The France-based International Ski Federation, which controls all Olympic- and Paralympic-sanctioned skiing and snowboarding events, won’t recognize established circuits like the Winter Dew Tour, X Games, and World Cup events, Thiele said.
“America invented snowboarding, and yet we essentially have a group of French skiers deciding our fate,” he said. “A horse can win a Paralympic gold medal, but a snowboarder can’t.”
He and others thought this would be the year when the IPC finally recognized the sport and added it to the schedule for the 2014 Winter Games in Sochi, Russia. They were especially excited earlier this year at the World Cup in New Zealand after learning that some representatives from Russia were on hand to check out the competition.
Then, shortly before the awards ceremony, they learned their bid had been officially denied.
“It kind of cast a pall over the ceremony,” Thiele said. “We were all disappointed after all that work.”
But the show must go on, and the adaptive snowboarding community isn’t taking the rejection lying down. Among other efforts, they have enlisted the help of a filmmaker to create a documentary about their plight. A short clip from the documentary, which is still in progress, has been posted online and received more than 10,000 views within a couple of weeks.
The video, “Dear Sochi,” is basically an open letter explaining why snowboarding belongs in the Paralympics. While it features adaptive athletes like Gabel, it also enlists the help of some of the world’s top Olympic snowboarders — riders like Louie Vito, Kelly Clark and Chas Guldemond.
Gabel said he’s confident the goal will be reached in time for the 2018 Paralympics in South Korea, but it’s tough to see athletes who have been working for so long, and now they’re getting too old to compete when it finally does happen.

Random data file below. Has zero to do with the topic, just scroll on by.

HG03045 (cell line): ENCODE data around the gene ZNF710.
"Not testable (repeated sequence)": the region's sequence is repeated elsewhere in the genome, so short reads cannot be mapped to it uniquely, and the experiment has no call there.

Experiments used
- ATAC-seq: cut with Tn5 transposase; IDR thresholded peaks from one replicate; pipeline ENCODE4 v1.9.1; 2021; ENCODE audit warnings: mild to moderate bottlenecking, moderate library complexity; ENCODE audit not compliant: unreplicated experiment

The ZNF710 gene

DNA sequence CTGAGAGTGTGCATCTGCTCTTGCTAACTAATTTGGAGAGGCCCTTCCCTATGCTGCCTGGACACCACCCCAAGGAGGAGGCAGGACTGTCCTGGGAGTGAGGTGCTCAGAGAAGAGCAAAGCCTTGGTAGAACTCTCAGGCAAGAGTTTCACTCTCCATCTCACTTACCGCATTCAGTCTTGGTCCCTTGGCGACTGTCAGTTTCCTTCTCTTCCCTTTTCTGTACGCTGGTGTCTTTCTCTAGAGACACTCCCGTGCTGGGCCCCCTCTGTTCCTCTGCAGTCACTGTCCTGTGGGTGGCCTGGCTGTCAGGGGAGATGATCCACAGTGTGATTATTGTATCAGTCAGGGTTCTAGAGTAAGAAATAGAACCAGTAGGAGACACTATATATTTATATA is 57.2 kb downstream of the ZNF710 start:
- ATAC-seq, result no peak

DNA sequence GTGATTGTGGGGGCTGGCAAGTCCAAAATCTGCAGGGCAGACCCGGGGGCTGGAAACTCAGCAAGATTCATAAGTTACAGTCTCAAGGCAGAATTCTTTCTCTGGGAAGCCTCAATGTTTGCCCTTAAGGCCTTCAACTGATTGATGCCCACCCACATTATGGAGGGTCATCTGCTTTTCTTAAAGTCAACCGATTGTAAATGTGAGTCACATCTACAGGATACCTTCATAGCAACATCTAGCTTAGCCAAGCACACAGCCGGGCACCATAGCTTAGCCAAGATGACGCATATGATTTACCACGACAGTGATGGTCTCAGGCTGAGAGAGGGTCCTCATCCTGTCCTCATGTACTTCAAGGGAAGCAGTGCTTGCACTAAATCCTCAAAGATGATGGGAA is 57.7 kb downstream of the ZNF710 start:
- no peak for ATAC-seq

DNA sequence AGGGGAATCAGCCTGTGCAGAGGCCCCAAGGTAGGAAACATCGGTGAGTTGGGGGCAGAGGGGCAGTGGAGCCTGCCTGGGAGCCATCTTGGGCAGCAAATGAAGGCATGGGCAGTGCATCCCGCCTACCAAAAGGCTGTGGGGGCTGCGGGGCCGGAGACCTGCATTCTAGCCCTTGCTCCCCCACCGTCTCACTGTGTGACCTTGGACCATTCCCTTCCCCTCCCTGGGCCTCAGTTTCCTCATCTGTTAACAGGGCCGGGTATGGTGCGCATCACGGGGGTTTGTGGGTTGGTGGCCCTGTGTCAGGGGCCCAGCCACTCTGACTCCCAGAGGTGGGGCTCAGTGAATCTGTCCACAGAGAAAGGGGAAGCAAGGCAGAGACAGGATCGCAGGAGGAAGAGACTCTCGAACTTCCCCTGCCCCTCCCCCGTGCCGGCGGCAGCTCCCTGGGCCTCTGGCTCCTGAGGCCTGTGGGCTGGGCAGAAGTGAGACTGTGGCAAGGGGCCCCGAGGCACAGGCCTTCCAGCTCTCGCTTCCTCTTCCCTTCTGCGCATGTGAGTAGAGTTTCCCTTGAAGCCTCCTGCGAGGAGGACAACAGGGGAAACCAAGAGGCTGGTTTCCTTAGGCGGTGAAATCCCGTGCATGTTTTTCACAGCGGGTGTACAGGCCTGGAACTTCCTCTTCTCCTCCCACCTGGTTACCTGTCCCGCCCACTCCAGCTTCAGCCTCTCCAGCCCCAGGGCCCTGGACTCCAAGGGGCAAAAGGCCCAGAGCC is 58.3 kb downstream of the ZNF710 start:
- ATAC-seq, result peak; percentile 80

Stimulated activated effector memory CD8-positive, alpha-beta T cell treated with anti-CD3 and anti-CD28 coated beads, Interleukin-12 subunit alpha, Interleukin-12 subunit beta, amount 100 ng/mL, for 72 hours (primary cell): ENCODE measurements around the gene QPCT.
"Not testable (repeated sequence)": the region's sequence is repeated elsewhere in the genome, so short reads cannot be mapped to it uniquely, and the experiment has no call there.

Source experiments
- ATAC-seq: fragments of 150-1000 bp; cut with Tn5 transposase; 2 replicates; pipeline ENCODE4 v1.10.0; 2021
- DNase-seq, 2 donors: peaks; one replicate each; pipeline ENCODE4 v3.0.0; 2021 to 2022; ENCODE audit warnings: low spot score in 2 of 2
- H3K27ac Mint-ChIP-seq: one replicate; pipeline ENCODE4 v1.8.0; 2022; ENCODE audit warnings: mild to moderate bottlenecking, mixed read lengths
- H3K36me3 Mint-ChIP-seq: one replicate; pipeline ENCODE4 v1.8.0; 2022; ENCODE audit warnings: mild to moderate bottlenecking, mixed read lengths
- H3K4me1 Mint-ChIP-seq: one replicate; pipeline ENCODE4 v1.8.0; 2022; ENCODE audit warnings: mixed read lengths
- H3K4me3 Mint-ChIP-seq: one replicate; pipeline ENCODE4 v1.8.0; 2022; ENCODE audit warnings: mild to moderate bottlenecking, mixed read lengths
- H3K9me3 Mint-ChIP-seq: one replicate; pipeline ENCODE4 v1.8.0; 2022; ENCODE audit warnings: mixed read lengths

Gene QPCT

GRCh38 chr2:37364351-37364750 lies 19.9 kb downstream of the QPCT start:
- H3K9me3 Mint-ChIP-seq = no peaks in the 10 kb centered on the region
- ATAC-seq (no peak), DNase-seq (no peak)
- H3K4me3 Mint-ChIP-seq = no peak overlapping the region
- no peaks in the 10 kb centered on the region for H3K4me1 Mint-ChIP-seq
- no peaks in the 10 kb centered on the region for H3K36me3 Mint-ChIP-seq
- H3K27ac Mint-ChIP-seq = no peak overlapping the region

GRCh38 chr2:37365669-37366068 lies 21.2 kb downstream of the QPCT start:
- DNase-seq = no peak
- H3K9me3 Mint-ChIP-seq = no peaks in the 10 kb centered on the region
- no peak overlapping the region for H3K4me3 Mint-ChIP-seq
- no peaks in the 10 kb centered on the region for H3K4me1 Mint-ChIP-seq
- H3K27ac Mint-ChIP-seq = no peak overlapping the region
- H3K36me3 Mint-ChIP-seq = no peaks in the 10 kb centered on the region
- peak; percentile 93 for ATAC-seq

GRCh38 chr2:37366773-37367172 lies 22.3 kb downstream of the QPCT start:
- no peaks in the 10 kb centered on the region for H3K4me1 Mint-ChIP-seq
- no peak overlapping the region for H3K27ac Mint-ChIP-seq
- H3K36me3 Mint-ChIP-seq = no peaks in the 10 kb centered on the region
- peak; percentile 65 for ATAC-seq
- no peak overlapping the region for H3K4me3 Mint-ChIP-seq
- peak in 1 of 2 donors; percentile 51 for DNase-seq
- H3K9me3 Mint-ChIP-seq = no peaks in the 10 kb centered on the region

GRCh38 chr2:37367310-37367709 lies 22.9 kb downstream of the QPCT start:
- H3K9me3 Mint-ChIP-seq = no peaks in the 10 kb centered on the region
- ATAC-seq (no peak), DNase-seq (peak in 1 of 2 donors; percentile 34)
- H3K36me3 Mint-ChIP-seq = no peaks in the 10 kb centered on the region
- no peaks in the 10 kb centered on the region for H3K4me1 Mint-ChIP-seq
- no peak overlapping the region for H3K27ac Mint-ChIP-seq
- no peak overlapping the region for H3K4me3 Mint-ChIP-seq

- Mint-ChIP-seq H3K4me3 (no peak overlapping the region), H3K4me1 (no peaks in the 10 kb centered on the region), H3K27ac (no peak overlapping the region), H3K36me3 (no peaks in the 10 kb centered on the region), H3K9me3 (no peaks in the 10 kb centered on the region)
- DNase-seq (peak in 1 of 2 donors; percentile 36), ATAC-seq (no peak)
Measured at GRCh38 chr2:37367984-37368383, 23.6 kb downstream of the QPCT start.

“I feel a strong responsibility to help them out,” he said. “They paved the way.”
Thiele, who coaches at training camps around the world and literally wrote the book on U.S. training standards for adaptive snowboarding, said there’s still a lot to look forward to. This season’s World Cup events in Canada and the U.S. are just 10 days apart, so competitors from afar can do both in one trip. Also, Gabel received one of five invite-only spots in the upcoming X Games.
Still, Thiele said it’s “heartbreaking” to see snowboarding remain excluded after 20 years of effort, despite the exploding popularity of the sport in general during the same period.
“We need to put a human face on some of the political issues and show the world that there is real support for this,” he said. “I’m really proud of the effort our guys have been putting in, but nobody’s gonna hand this to us.”
He said there are some good reasons why adaptive snowboarding is growing too big to be ignored. Most chiefly among them, he said, are the recent wars in Iraq and Afghanistan, which have led to a lot of soliders coming home with amputations and other injuries.
“That really has been the birth of adaptive snowboarding, just like Vietnam was for adaptive skiing,” he said. “A lot of them had some experience in board sports before they left, so it’s a natural fit for them.”
Specifically for single-leg amputees, he said snowboarding is an easier and safer choice because the rider is on a single plank instead of two, which provides extra stability for the full leg.
“If you only have one ACL, you don’t want to blow it,” he said.
While they continue to fight for their cause, riders like Gabel and Roundy work to make sure younger riders are training and working to further the sport. Just in case their best competitive years are behind them by the time the IPC accepts their sport, they want to be sure there’s always a stable of younger riders ready to go.
“We’re constantly trying to pull in new riders,” Gabel said. “It’s cool to watch them all grow.”
Once his competing days are done, Gabel plans to put more time into coaching and improving the overall caliber of riders. It’s only a matter of time, he said, until the quality of competition rises to a level that simply cannot be ignored.
“It’s never been about us. It’s about the sport.”